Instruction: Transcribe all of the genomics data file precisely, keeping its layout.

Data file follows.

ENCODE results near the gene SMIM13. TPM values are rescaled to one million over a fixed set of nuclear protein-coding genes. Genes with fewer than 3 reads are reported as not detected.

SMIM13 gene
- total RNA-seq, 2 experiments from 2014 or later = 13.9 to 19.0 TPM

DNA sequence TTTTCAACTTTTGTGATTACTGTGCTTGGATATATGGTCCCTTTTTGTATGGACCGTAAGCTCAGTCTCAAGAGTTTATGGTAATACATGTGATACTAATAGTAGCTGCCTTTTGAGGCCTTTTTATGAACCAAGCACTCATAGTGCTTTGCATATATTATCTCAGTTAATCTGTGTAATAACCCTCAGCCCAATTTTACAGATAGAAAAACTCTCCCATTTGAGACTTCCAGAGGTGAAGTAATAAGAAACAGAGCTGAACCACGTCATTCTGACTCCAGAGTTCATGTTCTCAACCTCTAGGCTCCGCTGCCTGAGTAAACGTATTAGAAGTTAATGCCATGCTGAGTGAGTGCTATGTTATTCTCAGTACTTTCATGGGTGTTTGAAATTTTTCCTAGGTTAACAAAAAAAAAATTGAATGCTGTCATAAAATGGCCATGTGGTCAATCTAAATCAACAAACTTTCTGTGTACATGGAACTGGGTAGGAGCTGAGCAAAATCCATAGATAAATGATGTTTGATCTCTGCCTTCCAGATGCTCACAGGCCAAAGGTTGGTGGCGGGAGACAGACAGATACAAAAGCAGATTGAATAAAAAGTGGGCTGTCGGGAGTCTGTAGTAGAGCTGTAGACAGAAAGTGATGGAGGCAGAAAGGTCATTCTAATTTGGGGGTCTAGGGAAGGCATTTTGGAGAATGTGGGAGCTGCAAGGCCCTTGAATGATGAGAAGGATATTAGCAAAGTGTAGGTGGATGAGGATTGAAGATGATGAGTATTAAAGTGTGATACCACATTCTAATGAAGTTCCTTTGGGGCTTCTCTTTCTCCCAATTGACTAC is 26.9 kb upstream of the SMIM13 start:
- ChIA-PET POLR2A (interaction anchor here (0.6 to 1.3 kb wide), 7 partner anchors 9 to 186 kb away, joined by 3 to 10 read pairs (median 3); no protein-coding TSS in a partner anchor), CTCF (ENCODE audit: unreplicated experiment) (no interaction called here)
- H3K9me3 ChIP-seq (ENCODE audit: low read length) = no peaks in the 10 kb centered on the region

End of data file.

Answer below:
ENCODE results near the gene SMIM13. TPM values are rescaled to one million over a fixed set of nuclear protein-coding genes. Genes with fewer than 3 reads are reported as not detected.

SMIM13 gene
- total RNA-seq, 2 experiments from 2014 or later = 13.9 to 19.0 TPM

DNA sequence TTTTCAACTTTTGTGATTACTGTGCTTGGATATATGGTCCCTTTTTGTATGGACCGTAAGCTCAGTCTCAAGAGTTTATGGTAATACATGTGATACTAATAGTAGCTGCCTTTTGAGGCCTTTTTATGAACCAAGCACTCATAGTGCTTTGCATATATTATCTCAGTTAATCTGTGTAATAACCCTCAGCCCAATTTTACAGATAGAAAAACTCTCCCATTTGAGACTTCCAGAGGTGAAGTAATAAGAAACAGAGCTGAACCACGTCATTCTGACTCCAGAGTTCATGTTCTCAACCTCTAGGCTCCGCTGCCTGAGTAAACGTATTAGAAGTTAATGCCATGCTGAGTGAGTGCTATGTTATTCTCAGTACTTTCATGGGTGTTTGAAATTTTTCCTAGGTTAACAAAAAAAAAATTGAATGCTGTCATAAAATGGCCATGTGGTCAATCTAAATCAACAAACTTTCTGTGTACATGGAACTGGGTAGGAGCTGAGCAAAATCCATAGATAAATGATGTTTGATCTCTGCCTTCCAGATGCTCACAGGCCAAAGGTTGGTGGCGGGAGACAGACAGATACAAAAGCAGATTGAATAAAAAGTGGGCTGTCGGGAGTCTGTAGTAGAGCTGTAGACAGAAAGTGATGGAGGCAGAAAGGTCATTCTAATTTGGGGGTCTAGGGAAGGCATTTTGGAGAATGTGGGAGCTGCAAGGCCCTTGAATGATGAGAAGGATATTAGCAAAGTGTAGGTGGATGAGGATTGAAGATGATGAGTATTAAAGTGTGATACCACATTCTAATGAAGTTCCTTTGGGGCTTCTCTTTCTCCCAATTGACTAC is 26.9 kb upstream of the SMIM13 start:
- ChIA-PET POLR2A (interaction anchor here (0.6 to 1.3 kb wide), 7 partner anchors 9 to 186 kb away, joined by 3 to 10 read pairs (median 3); no protein-coding TSS in a partner anchor), CTCF (ENCODE audit: unreplicated experiment) (no interaction called here)
- H3K9me3 ChIP-seq (ENCODE audit: low read length) = no peaks in the 10 kb centered on the region